Managing cybersecurity risk in the insurance industry
While assessing risk is a core function of the insurance industry, it’s no small irony that when it comes to the security of their own operations, many insurers are less focused than they should be on vulnerabilities.
Cyberattacks — whether business email compromise, ransomware or another scam — have become much more sophisticated over the years. These criminals are good at what they do and are well funded and well organized. And they’re making financial services firms, such as insurance companies, prime targets.
What makes these crimes especially insidious is that many cybergangs are based abroad in countries such as North Korea, Russia and parts of Eastern Europe, where U.S. law enforcement often has no authority to arrest and extradite suspects. In places where governments essentially ignore these activities or even encourage them, the challenges to shut down these operators are significant.
Why insurance companies are vulnerable
The vast amounts of personally identifiable information (PII) and intellectual property that insurance firms hold about their clients make them prime targets. Financial and health data, the stock in trade of the industry, is what attackers have their eye on. But how effectively is your firm protecting its clients’ PII?
Consider these five questions underlying the risk profile of your organization:
- How well does your security prevent attackers from entering the “door” of your company?
- Do you fully understand where all your data resides?
- Do you know how data travels within and outside your organization?
- Do you have security measures in place that restrict who has access to sensitive data within the company?
- Is access limited to only those who truly need it?
If you are uncertain about the answer to any of these questions, your organization may be at significant risk in the event of a cyberattack.
In many cases, the breach starts with a simple email to employees. People click on links or attachments with viruses or fall for a plausible looking email sent by a scammer and provide personal information to criminals or unwittingly land on an “evil twin” website set up for nefarious purposes.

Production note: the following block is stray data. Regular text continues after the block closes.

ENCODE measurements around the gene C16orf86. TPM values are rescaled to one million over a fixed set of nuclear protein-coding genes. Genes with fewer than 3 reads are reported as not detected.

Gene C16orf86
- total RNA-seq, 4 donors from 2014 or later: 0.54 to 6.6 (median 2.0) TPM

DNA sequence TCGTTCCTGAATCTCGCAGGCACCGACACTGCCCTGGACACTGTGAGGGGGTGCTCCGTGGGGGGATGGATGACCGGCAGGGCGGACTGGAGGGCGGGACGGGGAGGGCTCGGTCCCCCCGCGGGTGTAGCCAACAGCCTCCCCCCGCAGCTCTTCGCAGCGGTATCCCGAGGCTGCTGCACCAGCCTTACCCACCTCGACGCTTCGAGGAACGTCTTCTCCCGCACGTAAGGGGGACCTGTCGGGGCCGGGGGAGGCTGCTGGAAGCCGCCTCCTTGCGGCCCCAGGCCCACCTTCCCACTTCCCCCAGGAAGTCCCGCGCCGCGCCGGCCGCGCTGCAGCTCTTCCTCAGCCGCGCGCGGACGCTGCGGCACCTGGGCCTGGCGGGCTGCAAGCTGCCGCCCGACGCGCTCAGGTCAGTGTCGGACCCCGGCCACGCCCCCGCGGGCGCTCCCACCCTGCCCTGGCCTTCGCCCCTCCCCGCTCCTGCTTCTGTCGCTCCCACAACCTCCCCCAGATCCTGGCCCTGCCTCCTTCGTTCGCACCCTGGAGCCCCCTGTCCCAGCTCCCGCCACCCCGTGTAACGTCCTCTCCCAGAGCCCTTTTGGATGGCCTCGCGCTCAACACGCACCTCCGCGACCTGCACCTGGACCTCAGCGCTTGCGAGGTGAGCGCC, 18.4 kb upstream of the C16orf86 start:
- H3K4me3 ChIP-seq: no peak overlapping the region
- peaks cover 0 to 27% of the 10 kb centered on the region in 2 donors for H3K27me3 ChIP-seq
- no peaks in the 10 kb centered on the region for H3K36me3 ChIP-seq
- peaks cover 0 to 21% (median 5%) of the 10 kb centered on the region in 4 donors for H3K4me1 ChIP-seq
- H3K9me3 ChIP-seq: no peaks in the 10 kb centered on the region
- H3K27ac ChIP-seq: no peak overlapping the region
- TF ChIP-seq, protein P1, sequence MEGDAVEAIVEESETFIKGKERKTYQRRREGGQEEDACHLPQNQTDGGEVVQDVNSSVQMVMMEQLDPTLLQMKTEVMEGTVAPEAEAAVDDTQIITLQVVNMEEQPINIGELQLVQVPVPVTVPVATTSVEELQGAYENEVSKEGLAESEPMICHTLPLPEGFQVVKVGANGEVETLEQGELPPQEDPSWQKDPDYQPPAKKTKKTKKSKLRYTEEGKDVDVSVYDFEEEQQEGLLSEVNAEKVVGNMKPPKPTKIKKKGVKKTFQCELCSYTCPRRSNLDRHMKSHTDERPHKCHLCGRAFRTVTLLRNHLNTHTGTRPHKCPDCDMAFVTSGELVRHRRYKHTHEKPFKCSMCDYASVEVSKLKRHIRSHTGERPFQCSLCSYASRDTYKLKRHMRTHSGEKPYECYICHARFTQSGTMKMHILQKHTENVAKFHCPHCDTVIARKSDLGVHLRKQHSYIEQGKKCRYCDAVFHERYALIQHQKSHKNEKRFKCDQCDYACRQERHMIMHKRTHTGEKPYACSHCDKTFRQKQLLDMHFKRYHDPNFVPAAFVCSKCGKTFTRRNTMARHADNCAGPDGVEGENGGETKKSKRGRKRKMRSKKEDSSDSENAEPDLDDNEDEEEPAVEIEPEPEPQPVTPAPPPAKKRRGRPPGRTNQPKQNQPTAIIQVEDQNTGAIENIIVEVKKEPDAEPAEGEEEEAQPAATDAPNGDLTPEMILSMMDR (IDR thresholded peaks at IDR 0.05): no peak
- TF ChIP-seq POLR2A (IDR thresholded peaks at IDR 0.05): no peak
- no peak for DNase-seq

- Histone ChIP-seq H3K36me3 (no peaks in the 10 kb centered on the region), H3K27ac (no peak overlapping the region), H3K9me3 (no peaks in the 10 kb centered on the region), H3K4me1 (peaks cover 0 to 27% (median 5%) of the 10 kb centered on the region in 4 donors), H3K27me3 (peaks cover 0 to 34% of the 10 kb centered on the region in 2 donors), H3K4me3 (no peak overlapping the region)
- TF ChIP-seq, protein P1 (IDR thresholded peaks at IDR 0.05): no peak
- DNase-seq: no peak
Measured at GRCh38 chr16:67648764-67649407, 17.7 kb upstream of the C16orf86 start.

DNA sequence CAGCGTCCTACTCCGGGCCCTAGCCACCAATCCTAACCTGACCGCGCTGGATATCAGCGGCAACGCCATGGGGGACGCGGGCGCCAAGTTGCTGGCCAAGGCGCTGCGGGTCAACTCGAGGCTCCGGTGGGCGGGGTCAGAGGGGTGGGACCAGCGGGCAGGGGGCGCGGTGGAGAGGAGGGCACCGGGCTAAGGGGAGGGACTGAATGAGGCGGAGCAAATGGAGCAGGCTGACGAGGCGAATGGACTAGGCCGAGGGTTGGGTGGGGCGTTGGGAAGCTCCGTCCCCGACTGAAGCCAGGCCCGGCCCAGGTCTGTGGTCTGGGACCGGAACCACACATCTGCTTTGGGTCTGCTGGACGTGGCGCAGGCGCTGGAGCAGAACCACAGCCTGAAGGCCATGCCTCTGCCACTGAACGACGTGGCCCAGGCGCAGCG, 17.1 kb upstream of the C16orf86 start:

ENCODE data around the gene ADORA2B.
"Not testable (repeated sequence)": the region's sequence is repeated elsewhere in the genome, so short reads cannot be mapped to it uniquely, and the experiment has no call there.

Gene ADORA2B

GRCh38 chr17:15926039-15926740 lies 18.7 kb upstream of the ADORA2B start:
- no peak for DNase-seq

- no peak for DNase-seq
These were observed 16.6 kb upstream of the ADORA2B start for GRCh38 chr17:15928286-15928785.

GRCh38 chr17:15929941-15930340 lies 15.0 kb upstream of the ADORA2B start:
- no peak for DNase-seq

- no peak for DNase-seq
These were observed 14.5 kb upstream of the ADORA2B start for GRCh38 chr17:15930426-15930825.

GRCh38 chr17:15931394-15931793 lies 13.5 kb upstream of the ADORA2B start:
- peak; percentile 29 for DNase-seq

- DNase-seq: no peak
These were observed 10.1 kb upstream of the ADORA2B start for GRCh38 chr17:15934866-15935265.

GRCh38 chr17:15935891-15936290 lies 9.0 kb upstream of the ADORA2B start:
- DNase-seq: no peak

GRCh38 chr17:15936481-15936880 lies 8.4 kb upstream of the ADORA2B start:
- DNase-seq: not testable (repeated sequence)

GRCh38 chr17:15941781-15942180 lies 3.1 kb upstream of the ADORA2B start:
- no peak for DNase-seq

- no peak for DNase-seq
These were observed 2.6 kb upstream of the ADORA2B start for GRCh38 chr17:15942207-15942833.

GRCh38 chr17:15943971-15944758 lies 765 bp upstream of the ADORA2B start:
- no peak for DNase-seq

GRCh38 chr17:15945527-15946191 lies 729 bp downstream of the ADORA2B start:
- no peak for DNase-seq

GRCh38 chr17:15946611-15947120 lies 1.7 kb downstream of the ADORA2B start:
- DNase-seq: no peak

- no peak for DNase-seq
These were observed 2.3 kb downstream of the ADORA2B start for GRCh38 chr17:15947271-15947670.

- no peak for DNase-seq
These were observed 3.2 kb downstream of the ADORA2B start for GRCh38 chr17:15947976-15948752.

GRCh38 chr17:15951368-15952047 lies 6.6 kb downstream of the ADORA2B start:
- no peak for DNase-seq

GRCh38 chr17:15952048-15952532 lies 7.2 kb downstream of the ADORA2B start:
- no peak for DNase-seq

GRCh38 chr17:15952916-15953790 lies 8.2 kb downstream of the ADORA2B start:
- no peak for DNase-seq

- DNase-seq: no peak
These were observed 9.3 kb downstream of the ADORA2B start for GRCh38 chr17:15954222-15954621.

It’s often a numbers game. If threat actors send out a phishing email to 200 people in the organization, and if just one or two of them click on something that enables an interloper to get inside the organization, the results can be devastating. The attackers may steal a copy of your data, encrypt all of your critical files (including backup files) and request a ransom. So even if your firm has a strong data recovery plan, the cybercriminals have their hands on your unencrypted data to extort you into paying the ransom.
Protecting your core processing system data
The crown jewels for the criminals: the data in your core processing system. And even if you have gained confidence through penetration testing and other security testing, that data can be exposed if employees export it into spreadsheets saved on personal systems where it may not be well protected.
There are many ways that data may be exposed inadvertently by employees. If a laptop is stolen, any unencrypted data that’s been downloaded from your secure system or copied to a USB storage device becomes much less secure and could constitute a data breach.
Where is your data traveling?
It’s critical to know not only where data resides in your network or on the cloud but also where it travels inside and outside of your organization. It’s not uncommon for businesses to lack proper controls to restrict unauthorized external sharing no matter what the broad security measures are for, say, claims processing or developing quotes for clients. If you allow your employees to use a cloud file sharing service that isn’t properly secured, you’ve lost control over where it is stored.
Hiring third-party professionals to test your controls through penetration testing, vulnerability scanning and a general IT review is important. But adequate training of your employees is also critical to make sure they aren’t creating the opening into your data through email scams or even phone calls by people impersonating others at your company to get information from you. This kind of employee training needs to be ongoing, as it’s easy for people to let their guard down over time about these kinds of threats.
How Wipfli can help
Protecting your data from cyberattacks is an increasingly complex task with ongoing requirements. It is never a set-it-and-forget-it situation. Wipfli professionals have deep experience in assessing and testing system risks, as well as in implementing managed detection and response services and end-user behavior monitoring. Contact us to learn more about the solutions that may be right for your organization.
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This article was co-authored by Scott Vandeputte, a manager in tech consulting.